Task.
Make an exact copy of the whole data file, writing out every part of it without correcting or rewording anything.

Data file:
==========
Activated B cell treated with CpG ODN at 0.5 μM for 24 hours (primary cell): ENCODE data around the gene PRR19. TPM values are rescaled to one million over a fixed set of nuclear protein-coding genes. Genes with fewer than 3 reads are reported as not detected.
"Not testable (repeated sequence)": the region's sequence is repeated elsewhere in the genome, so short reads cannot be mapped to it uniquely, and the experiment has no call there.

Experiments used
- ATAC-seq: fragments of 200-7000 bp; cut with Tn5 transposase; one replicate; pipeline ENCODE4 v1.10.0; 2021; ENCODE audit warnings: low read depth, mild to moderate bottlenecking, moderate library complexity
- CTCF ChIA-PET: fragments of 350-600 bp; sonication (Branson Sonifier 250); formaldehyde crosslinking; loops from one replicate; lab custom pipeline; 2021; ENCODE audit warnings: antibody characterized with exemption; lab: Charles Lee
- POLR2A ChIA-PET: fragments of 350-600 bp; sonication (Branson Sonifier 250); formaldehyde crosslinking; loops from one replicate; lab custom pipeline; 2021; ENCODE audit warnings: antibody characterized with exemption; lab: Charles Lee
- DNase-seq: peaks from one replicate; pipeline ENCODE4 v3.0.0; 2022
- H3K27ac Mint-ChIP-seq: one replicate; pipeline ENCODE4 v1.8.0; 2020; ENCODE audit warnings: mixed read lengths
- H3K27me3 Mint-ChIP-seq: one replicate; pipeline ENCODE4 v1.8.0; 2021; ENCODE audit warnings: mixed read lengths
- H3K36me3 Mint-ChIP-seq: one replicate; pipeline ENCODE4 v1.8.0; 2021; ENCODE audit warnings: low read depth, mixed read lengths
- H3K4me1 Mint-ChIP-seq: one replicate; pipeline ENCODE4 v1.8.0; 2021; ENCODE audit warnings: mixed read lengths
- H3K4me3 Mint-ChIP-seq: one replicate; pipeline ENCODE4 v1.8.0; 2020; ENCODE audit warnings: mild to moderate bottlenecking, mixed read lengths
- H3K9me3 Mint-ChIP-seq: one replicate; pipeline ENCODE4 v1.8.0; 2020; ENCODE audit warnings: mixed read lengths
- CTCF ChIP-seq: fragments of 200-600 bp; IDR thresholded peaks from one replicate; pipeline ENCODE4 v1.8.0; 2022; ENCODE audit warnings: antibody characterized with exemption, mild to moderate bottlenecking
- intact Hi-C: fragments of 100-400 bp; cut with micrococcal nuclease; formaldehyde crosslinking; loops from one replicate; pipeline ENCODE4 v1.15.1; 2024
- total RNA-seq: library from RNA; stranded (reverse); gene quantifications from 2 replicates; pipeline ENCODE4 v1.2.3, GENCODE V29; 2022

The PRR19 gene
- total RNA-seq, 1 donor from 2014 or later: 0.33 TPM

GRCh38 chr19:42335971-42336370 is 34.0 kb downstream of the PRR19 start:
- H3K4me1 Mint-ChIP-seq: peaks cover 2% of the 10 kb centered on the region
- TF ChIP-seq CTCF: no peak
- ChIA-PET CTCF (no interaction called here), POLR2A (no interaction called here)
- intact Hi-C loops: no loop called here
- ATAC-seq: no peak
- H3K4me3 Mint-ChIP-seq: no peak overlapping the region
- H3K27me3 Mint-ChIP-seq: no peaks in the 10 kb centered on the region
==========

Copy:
Activated B cell treated with CpG ODN at 0.5 μM for 24 hours (primary cell): ENCODE data around the gene PRR19. TPM values are rescaled to one million over a fixed set of nuclear protein-coding genes. Genes with fewer than 3 reads are reported as not detected.
"Not testable (repeated sequence)": the region's sequence is repeated elsewhere in the genome, so short reads cannot be mapped to it uniquely, and the experiment has no call there.

Experiments used
- ATAC-seq: fragments of 200-7000 bp; cut with Tn5 transposase; one replicate; pipeline ENCODE4 v1.10.0; 2021; ENCODE audit warnings: low read depth, mild to moderate bottlenecking, moderate library complexity
- CTCF ChIA-PET: fragments of 350-600 bp; sonication (Branson Sonifier 250); formaldehyde crosslinking; loops from one replicate; lab custom pipeline; 2021; ENCODE audit warnings: antibody characterized with exemption; lab: Charles Lee
- POLR2A ChIA-PET: fragments of 350-600 bp; sonication (Branson Sonifier 250); formaldehyde crosslinking; loops from one replicate; lab custom pipeline; 2021; ENCODE audit warnings: antibody characterized with exemption; lab: Charles Lee
- DNase-seq: peaks from one replicate; pipeline ENCODE4 v3.0.0; 2022
- H3K27ac Mint-ChIP-seq: one replicate; pipeline ENCODE4 v1.8.0; 2020; ENCODE audit warnings: mixed read lengths
- H3K27me3 Mint-ChIP-seq: one replicate; pipeline ENCODE4 v1.8.0; 2021; ENCODE audit warnings: mixed read lengths
- H3K36me3 Mint-ChIP-seq: one replicate; pipeline ENCODE4 v1.8.0; 2021; ENCODE audit warnings: low read depth, mixed read lengths
- H3K4me1 Mint-ChIP-seq: one replicate; pipeline ENCODE4 v1.8.0; 2021; ENCODE audit warnings: mixed read lengths
- H3K4me3 Mint-ChIP-seq: one replicate; pipeline ENCODE4 v1.8.0; 2020; ENCODE audit warnings: mild to moderate bottlenecking, mixed read lengths
- H3K9me3 Mint-ChIP-seq: one replicate; pipeline ENCODE4 v1.8.0; 2020; ENCODE audit warnings: mixed read lengths
- CTCF ChIP-seq: fragments of 200-600 bp; IDR thresholded peaks from one replicate; pipeline ENCODE4 v1.8.0; 2022; ENCODE audit warnings: antibody characterized with exemption, mild to moderate bottlenecking
- intact Hi-C: fragments of 100-400 bp; cut with micrococcal nuclease; formaldehyde crosslinking; loops from one replicate; pipeline ENCODE4 v1.15.1; 2024
- total RNA-seq: library from RNA; stranded (reverse); gene quantifications from 2 replicates; pipeline ENCODE4 v1.2.3, GENCODE V29; 2022

The PRR19 gene
- total RNA-seq, 1 donor from 2014 or later: 0.33 TPM

GRCh38 chr19:42335971-42336370 is 34.0 kb downstream of the PRR19 start:
- H3K4me1 Mint-ChIP-seq: peaks cover 2% of the 10 kb centered on the region
- TF ChIP-seq CTCF: no peak
- ChIA-PET CTCF (no interaction called here), POLR2A (no interaction called here)
- intact Hi-C loops: no loop called here
- ATAC-seq: no peak
- H3K4me3 Mint-ChIP-seq: no peak overlapping the region
- H3K27me3 Mint-ChIP-seq: no peaks in the 10 kb centered on the region